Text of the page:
• Very nice and polished os which new comers will like very much. Not nasty looking like Ubuntu. I know I know its just eye candy but just like ass and titties its sells. My gf has no problems navigating and using it as shes as computer hater and doesn't use computers much. I've also ran OpenSUSE 11 before the last two versions of Mint and this was also a very nice and polished os. Now having sung the praises of Mint I have to say that in the Mint 8 version compared to 7 there are some weird notebook relate
  • Inevitably, they will have question and/or problems. Using the same distro will allow you research issues on your own system and it will be easier should you want to walk them through things remotely. In addition, it will foster a sense that you're all in this together. If you use something different, your efforts will be increased and you'll have to constantly answer questions like, "Why do you use something different than what you recommended."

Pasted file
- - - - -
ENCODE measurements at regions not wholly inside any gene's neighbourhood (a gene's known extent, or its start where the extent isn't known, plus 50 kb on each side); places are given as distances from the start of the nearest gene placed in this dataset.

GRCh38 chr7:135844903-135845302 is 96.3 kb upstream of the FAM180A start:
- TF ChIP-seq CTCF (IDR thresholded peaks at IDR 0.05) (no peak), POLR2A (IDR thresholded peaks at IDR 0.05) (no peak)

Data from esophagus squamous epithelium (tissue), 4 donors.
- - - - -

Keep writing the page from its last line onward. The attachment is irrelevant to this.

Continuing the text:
• Haven't found anything friendlier than Ubuntu, which seems easier than even MS windows to install. It does have a few problems though, i don't like grub having half a million kernal versions on startup, and its can be a pain getting the best resolution out of usually screens. The X configutor changed completely between 9.04 and 9.10, and i'm still trying to get it to work at few resolution on my laptop. But it seems generally stabler and more user friendly than Windows to me.

    ---

    Linux [feeddistiller.com] Feed @ Feed Disti [feeddistiller.com]

  • What I'm concerned about is OS look-and-feel and interface -- system bar on the bottom with clock, trash, info on the right, menu on the left, menu items similar to those of Windows.